CHEMICAL HAZARDS & HAZARD COMMUNICATION
It is important to know about the products and chemicals you are working with so you can protect yourself from overexposure and know procedures to take in the event of an emergency. The Oklahoma Hazard Communication Standard provides the following methods to identify potential chemical hazards.
Read everything on the label; it is there for a reason. Information found on a label includes:
Every container in the work area must be labeled with the chemical or product name, the chemical constituents of the product, and an appropriate hazard warning. All containers should be labeled with this information upon receipt from a vendor - if they are not, contact your instructor or the EHSO to determine why or what can be done. Labels on containers should not be defaced or removed while the chemical is still in the container.
If a chemical has a damaged or missing label, alert your instructor so that appropriate labeling can occur.
Material Safety Data Sheets (MSDSs)
Manufacturers are required to submit material safety data sheets (MSDSs) for products sold to the University. MSDSs contain detailed information about the hazards of the chemical. MSDSs also contain a 24-hour emergency number should additional information be required.
An MSDS should be available for every hazardous chemical present in the work area. If one is not available, ask your instructor or contact the Environmental Health and Safety Office (EHSO) at 271-3000.
National Fire Protection Association (NFPA) Diamond
The NFPA Diamond is a symbol system designed for facilities to inform emergency responders of the types and quantities of hazardous materials stored or used in a facility. Three of the four diamonds provide a rating of the hazards in health (blue), flammability (red), and reactivity (yellow). The rating is from 0 (least hazardous) to 4 (most hazardous). The fourth diamond (white) provides special information such as radioactivity or water reactivity.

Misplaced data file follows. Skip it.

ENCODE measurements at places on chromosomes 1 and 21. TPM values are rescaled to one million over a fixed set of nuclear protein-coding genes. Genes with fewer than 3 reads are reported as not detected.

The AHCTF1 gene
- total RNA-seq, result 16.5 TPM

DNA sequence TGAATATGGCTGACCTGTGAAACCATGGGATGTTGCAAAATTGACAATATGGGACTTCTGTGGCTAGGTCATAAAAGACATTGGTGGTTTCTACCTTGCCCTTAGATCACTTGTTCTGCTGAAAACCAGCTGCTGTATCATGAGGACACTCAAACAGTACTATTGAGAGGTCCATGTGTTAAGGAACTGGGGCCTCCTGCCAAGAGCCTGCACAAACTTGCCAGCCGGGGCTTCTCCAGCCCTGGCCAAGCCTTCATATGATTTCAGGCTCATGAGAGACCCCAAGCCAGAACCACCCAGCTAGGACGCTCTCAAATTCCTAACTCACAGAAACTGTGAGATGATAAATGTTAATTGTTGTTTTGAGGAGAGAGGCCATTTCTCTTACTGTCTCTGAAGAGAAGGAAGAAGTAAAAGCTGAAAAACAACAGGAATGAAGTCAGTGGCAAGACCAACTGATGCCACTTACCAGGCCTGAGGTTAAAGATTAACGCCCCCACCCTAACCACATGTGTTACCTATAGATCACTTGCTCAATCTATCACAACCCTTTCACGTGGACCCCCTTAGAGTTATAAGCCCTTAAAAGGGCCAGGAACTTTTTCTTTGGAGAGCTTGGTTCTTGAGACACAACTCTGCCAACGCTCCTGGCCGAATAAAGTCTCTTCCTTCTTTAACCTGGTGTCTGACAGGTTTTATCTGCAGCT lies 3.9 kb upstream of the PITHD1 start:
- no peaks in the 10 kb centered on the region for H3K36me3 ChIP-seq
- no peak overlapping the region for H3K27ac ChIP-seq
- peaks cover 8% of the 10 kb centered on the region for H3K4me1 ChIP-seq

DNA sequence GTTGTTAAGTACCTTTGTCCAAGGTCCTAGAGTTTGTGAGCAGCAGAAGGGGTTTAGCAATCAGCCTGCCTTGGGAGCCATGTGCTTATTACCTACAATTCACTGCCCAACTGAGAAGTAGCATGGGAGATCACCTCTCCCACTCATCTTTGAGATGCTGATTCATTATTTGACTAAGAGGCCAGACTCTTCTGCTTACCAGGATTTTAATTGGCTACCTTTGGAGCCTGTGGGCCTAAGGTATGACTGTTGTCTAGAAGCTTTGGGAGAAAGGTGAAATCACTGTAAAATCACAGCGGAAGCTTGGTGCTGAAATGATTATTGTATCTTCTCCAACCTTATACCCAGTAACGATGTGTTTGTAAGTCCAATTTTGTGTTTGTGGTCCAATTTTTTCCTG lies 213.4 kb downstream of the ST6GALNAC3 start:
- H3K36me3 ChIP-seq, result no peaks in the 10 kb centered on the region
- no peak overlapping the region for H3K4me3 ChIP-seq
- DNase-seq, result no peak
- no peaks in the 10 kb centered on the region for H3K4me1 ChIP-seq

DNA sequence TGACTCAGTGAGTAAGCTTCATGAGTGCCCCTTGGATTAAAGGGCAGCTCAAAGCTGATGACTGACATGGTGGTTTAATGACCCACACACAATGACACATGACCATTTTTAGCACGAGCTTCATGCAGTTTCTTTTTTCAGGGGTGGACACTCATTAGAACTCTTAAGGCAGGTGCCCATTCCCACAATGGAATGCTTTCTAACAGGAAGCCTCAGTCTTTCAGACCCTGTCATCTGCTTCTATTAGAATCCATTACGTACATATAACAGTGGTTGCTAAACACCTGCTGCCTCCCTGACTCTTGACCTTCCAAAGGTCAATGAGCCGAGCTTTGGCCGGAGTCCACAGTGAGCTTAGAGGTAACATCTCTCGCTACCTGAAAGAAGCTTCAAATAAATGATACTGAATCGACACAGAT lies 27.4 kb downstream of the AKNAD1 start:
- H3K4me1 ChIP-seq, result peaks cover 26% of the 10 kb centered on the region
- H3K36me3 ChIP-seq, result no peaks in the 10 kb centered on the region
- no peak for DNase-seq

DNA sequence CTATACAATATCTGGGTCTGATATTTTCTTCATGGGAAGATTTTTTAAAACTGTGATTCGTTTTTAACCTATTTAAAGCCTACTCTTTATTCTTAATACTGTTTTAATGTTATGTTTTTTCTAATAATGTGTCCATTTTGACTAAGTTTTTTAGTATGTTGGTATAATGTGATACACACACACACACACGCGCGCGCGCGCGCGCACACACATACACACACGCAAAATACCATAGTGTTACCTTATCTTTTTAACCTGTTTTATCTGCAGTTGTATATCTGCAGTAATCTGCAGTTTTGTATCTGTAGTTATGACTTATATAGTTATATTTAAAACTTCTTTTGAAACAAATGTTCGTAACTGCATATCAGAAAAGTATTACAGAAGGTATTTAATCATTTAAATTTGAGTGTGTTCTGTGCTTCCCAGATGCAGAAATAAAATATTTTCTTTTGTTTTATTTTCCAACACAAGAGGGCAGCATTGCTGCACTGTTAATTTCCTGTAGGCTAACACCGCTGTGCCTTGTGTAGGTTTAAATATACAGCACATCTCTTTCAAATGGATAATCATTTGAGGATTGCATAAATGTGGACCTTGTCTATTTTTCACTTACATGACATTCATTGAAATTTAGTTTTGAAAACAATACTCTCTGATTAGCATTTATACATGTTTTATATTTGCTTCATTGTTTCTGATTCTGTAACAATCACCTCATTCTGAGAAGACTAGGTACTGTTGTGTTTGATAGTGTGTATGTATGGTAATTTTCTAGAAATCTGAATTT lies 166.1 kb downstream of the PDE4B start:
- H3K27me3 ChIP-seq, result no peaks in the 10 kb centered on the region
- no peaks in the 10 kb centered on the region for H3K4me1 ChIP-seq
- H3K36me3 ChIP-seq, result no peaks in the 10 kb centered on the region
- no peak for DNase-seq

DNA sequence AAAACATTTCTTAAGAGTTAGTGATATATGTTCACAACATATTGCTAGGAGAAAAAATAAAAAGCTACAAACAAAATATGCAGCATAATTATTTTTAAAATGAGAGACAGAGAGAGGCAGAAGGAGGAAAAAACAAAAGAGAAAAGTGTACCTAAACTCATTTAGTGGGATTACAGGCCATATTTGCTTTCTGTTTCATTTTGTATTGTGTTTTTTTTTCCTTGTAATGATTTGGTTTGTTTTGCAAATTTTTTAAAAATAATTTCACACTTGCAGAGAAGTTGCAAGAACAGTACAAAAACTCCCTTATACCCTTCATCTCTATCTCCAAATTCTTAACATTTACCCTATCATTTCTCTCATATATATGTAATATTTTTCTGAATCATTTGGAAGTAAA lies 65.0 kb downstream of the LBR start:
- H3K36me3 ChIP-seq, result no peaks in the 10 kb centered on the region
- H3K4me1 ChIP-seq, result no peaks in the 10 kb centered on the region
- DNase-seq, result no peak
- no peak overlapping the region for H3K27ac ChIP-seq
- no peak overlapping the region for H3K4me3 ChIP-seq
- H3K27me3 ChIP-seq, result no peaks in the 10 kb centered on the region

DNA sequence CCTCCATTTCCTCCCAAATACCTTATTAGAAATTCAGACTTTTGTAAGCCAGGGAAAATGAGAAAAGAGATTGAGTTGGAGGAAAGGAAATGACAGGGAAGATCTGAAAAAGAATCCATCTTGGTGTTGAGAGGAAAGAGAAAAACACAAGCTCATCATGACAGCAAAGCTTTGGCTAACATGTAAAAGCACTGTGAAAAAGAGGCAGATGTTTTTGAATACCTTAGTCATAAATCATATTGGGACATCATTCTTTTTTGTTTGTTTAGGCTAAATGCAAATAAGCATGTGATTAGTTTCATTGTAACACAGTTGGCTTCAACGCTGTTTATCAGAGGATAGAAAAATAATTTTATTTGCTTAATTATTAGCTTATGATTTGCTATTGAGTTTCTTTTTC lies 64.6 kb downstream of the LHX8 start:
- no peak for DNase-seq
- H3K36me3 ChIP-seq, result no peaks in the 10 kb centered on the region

Basic laboratory safety rules are as follows.
1. No running, jumping, or horseplay is permitted in laboratories.
Additional laboratory safety guidelines are found in the OUHSC/OU-Tulsa Laboratory Safety Manual, a copy of which is present in every laboratory.
OSHA's Bloodborne Pathogen regulation covers employees with occupational exposure to human blood or other potentially infectious material, including human tissues and human cell lines used in laboratory procedures.
While the regulation does not cover students unless they are paid, students should follow the precautions outlined by the regulation to ensure protection from potentially infectious materials. These precautions include the following.
1. Universal precautions should be observed to prevent contact with human blood or other potentially infectious material. Universal precautions, as developed by the Centers for Disease Control and Prevention (CDC), states that all human blood and certain body fluids should be treated as if infectious for hepatitis B, HIV, and/or other bloodborne pathogens.
4. All garments should be removed as soon as possible if penetrated by blood or other potentially infectious material. Do not take them home to wash them. Notify your instructor if contamination occurs.
PERSONAL PROTECTIVE EQUIPMENT
Eye protection is required whenever there is the potential for flying particles or splash of a hazardous or infectious material. This applies not only to persons who work continuously in these areas, but also to persons who may be in the area only temporarily.
The type of eye protection required depends on the hazard. Regular eyeglasses are not sufficient. For most situations, safety glasses with side shields are adequate. Other additional protective devices should be used in the following situations.
If chemical vapors or liquids contact the eyes, these steps should be followed:
After use, eye protection equipment should be cleaned prior to reuse.